Cream is the component of milk that is richest in fat globules. As such, if milk (raw or whole unprocessed milk) is left standing, cream will naturally rise to the top. Once the fatty component has risen to the top, this was usually skimmed off and separated, creating what we know as fresh cream today. Commercial cream nowadays is produced using centrifuges which spin the milk at high velocities, literally ripping the cream out of the milk, but I digress. People over the centuries have considered cream to be the best part of milk, this is due to its high fat content and… well… creaminess. Today, cream can be found in many cuisines and food preparations and is considered as an indulgent treat, again due to its high fat content.
- The expression ‘crème de la crème’ literally means cream of the cream, or best of the best, alluding to the fact that cream is the best part of milk.
- Another expression that shows the value people placed on cream is ‘cream of the crop’ which basically means the best produce of the batch.
- An organizational principle is many modern companies is ‘The cream always rises to the top’ again, alluding to how cream is the best part of milk and like it, the best employees will naturally get high positions.
- Cream must be cold to be whipped, if it’s not cold enough, there’s a chance that it will turn into butter.
- Ice cream is made by churning cream and flavorings in a container surrounded by ice, gradually freezing it while incorporating/trapping air in between the frozen particles.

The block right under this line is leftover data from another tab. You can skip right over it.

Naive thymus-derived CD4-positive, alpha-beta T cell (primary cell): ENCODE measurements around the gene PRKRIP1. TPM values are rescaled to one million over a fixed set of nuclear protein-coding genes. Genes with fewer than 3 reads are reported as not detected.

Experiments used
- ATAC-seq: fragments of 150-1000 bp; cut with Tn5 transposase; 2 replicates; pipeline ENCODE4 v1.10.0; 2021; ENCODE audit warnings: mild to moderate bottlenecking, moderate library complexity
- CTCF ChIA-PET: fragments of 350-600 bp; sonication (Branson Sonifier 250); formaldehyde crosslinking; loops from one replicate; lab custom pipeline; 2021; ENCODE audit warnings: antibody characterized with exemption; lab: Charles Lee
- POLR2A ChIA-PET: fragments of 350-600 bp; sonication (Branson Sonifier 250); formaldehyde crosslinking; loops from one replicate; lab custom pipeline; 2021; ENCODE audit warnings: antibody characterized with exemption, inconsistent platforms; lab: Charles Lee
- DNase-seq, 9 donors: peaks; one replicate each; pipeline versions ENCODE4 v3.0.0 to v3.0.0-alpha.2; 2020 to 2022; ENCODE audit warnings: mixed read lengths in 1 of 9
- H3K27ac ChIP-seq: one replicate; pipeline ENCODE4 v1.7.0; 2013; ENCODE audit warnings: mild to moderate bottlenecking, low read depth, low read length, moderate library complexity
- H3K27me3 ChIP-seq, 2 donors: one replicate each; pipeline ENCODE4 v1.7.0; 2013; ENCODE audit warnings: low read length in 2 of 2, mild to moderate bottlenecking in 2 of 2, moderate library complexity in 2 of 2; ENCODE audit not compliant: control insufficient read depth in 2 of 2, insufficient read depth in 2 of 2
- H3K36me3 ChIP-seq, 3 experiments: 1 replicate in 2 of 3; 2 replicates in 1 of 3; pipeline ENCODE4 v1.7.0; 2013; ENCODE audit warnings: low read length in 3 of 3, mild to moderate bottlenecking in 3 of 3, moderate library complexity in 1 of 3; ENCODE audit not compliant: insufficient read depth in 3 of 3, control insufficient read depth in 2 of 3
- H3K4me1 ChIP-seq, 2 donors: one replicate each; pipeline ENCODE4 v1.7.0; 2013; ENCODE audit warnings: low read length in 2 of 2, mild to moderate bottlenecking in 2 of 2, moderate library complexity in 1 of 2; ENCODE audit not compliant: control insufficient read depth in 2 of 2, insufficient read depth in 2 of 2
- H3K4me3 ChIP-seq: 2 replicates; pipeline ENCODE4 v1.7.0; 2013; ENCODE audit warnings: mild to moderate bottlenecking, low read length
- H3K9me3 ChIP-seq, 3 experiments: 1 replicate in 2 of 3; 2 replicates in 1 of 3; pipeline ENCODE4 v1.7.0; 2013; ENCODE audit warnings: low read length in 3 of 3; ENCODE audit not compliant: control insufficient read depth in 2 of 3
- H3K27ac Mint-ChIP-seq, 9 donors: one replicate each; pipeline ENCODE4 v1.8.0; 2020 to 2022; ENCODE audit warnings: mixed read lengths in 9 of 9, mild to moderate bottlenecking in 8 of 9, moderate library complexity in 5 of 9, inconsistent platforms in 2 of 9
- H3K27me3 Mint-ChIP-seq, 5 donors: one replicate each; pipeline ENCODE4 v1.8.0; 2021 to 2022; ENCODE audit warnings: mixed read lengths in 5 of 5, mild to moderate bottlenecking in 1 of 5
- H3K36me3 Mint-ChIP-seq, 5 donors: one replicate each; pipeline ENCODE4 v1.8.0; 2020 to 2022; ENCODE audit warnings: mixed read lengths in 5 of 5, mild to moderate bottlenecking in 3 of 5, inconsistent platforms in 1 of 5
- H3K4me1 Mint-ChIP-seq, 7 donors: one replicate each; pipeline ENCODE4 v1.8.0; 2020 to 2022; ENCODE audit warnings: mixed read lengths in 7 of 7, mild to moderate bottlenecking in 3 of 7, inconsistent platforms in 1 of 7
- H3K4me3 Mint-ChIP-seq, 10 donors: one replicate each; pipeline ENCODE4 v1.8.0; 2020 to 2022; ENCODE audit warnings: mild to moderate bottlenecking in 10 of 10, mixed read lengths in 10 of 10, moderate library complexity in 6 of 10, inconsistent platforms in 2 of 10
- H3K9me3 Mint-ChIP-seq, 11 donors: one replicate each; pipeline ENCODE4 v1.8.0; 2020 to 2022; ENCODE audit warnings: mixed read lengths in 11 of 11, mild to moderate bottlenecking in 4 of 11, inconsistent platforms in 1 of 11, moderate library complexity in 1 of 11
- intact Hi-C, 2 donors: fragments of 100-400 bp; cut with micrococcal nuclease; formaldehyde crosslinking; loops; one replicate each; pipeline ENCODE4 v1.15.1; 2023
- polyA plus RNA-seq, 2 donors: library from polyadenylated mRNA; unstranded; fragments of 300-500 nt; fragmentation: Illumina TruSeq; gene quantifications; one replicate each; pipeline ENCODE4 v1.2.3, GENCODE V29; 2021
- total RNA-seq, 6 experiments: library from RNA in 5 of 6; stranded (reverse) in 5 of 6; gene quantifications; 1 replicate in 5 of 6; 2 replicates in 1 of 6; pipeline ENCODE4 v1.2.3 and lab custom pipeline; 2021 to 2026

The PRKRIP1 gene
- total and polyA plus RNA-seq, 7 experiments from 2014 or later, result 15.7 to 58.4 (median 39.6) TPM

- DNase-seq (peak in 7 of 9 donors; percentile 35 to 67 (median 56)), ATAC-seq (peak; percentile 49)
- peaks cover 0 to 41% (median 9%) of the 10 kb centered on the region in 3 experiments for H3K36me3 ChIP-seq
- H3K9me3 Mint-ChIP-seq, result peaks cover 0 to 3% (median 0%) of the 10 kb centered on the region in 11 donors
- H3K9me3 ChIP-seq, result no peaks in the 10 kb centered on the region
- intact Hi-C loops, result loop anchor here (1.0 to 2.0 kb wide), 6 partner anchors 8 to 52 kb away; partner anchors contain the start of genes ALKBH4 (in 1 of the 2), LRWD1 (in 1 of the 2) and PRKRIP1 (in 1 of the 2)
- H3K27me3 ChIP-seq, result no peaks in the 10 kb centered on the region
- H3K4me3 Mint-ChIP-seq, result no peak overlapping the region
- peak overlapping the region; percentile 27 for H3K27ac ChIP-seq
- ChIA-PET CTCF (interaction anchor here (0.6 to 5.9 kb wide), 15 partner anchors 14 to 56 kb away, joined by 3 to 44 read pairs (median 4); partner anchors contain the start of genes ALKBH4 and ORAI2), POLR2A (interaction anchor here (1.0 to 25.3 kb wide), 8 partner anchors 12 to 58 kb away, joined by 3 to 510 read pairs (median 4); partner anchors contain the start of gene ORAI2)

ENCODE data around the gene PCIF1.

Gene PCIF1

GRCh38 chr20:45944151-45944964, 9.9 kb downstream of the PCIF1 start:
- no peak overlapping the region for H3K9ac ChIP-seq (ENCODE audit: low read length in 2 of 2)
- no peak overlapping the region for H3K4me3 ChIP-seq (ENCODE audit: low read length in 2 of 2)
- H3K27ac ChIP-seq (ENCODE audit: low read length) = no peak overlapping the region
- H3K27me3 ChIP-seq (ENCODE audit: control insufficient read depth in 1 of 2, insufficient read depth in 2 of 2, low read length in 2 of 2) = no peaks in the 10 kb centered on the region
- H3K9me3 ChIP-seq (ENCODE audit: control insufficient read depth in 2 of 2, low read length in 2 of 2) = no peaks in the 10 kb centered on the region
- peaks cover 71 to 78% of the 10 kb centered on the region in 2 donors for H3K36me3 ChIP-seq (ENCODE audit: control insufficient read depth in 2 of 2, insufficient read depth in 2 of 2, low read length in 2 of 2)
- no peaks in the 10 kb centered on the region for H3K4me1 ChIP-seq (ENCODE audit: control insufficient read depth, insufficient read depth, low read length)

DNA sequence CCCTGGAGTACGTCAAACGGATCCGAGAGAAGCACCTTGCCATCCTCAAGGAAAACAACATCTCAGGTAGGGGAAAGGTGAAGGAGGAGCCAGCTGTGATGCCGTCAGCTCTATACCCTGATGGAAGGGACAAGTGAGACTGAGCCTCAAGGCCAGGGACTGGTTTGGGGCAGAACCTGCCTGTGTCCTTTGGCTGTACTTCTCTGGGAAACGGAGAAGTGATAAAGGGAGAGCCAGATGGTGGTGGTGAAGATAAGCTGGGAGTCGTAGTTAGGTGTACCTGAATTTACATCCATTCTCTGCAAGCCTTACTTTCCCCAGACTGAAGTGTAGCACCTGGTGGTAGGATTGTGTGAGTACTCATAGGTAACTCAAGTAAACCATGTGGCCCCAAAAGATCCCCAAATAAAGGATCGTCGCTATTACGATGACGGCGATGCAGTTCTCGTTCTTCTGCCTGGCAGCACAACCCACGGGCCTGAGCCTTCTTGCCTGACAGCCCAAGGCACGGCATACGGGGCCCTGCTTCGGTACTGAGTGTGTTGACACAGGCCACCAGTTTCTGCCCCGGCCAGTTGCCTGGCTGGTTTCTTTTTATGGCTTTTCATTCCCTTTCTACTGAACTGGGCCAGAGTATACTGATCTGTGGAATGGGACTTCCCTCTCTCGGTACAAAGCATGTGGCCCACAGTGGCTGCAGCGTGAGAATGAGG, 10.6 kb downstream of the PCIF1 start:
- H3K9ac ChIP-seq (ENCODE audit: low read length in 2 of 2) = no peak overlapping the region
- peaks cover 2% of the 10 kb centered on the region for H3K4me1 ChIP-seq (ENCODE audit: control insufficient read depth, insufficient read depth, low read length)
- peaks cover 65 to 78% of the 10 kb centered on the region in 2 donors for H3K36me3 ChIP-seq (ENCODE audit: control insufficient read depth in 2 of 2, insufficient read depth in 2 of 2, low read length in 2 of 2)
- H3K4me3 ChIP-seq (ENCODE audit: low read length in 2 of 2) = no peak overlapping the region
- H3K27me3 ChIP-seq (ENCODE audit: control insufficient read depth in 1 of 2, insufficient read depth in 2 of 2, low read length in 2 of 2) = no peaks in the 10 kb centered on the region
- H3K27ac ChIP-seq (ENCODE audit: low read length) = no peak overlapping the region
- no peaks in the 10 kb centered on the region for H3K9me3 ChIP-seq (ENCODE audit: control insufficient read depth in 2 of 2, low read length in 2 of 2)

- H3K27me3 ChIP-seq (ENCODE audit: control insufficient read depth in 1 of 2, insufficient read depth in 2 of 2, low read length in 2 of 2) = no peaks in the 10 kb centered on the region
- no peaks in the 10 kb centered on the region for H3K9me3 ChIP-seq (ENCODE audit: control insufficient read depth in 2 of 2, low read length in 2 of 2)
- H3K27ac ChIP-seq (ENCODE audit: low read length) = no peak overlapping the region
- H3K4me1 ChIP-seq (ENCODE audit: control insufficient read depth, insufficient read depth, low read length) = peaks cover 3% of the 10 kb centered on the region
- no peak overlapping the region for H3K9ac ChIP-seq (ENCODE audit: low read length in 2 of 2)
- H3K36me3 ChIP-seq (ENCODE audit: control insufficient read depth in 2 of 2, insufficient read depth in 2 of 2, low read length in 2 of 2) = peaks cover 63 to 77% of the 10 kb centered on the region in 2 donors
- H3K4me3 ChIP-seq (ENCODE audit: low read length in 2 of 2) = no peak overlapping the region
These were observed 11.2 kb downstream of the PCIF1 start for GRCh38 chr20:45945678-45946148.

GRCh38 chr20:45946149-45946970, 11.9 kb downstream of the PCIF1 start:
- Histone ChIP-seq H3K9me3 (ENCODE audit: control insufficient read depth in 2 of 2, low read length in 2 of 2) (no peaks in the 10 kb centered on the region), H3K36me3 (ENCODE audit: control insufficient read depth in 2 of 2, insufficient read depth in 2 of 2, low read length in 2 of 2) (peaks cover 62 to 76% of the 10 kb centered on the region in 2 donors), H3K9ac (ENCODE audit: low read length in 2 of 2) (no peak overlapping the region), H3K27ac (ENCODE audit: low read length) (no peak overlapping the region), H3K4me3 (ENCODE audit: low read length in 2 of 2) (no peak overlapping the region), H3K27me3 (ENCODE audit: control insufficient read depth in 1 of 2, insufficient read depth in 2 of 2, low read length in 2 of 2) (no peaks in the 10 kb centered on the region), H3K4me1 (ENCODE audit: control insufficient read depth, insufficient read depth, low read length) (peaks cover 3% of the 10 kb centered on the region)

Cream Buying Guide
I would dare say that there are more varieties of cream than there are of milk and after a while it gets confusing. I’ve seen recipes call for clotted cream or half-and-half or Chantilly, heavy cream, and so on. We’ll go over the different kinds of creams, their flavor profiles, and what they’re commonly used for.
- Half-and-half – This isn’t technically pure cream, as the name indicates it’s half-and-half. It is basically a mixture of half whole milk and half cream. This cannot be whipped into whipped cream and is usually used as a creamer for coffee. This can also be used as a replacement for heavy cream in recipes that call for it if less fat is desired without losing the creamy aspect of adding cream.
- Long Life Cream (UHT) – This is the most common type of cream that is found in supermarket shelves. This is your basic cream that has gone through Ultra Heat Treatment to basically sterilize it and allow for longer shelf life. A lot of people say that the UHT treatment kills off the natural flavor of the cream, but some will say it’s a good price to pay for convenience and making cream available anytime. This cream contains around 35% milkfat by volume, making it whip well and is a great option to thicken up soups and sauces.